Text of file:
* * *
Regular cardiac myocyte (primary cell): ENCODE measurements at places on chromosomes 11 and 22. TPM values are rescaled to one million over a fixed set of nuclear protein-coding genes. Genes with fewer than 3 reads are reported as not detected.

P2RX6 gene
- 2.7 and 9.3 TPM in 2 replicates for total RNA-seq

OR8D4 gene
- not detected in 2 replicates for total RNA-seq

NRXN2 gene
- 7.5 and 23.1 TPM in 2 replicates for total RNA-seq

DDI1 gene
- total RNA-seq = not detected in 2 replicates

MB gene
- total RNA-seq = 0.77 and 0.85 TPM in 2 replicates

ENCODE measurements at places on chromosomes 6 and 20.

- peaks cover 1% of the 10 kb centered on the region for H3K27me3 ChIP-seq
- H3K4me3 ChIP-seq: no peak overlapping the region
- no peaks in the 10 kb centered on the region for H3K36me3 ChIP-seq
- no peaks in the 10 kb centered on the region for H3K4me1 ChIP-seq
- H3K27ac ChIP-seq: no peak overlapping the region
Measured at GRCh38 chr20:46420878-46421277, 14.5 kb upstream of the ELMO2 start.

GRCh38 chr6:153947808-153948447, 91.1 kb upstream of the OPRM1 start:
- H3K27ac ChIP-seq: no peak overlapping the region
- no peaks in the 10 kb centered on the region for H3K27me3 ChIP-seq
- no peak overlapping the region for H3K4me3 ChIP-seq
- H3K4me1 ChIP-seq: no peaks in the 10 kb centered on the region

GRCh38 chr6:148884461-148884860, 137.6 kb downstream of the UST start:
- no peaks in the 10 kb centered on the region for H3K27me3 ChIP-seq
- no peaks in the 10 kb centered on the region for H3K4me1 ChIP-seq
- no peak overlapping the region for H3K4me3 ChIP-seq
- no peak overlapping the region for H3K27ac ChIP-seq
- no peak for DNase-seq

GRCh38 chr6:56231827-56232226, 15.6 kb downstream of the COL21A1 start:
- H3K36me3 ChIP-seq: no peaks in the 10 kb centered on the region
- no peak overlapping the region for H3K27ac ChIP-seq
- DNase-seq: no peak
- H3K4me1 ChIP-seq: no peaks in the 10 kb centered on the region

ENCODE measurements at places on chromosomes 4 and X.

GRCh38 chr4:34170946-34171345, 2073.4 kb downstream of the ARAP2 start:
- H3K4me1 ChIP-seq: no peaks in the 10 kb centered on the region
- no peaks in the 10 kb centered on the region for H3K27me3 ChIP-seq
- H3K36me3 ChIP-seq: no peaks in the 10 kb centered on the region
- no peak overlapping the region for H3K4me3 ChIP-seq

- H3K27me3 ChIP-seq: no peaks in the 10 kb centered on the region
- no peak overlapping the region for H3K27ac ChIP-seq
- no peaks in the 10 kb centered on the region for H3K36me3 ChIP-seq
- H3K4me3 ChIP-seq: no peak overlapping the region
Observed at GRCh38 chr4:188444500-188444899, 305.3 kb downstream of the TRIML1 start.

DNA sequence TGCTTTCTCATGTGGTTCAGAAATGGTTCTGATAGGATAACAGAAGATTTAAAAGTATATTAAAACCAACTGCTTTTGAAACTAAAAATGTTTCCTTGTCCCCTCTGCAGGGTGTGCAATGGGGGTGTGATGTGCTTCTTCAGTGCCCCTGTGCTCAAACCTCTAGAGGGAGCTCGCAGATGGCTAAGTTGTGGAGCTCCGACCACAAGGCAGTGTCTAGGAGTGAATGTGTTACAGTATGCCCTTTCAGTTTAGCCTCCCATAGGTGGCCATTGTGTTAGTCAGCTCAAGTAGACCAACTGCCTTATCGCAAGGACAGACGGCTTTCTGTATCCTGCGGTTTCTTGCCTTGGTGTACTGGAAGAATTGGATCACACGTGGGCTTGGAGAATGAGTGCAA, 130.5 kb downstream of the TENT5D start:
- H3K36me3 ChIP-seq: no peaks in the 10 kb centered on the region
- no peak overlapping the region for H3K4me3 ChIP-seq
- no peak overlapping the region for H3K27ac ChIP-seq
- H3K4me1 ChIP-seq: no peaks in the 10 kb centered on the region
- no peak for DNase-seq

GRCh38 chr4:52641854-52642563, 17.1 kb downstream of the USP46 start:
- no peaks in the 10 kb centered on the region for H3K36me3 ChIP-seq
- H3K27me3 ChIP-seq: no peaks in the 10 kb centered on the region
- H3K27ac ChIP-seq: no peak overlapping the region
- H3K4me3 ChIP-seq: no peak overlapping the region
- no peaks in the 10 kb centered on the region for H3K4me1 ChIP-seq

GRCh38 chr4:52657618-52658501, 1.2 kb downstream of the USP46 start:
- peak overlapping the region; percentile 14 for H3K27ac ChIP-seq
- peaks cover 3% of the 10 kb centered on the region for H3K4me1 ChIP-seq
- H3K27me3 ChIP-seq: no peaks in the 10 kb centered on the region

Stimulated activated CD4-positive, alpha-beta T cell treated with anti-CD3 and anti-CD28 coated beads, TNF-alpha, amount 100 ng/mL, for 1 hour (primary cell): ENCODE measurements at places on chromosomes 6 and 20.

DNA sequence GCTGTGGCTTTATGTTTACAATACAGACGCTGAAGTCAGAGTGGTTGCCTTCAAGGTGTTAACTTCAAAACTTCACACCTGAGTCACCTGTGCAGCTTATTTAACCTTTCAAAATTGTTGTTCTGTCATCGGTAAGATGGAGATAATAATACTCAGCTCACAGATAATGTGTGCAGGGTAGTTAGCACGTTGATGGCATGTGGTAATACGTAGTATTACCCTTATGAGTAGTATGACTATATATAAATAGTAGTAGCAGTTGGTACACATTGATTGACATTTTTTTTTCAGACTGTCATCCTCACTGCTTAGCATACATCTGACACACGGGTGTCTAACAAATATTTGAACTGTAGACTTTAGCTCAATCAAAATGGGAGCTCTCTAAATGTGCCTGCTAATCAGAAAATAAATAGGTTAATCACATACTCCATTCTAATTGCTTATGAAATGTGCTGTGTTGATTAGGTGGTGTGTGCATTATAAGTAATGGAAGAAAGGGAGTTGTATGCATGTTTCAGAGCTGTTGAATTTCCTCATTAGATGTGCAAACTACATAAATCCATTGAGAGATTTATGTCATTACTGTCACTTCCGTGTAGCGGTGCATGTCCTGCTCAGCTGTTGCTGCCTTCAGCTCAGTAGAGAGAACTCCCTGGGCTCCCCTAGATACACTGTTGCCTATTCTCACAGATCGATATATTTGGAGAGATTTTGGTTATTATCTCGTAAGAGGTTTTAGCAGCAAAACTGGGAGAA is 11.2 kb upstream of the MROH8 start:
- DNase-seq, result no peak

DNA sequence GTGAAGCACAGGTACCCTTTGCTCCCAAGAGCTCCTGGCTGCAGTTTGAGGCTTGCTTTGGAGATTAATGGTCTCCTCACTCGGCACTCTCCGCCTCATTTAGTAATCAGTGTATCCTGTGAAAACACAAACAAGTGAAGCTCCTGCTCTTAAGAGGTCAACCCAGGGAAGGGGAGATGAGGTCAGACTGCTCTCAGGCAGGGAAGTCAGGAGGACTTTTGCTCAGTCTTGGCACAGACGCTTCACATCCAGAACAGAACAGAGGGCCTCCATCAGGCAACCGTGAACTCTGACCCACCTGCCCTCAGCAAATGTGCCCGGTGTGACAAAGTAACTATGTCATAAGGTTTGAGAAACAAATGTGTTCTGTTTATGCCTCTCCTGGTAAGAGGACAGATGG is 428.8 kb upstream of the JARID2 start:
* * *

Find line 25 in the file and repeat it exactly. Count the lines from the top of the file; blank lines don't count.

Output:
- no peaks in the 10 kb centered on the region for H3K27me3 ChIP-seq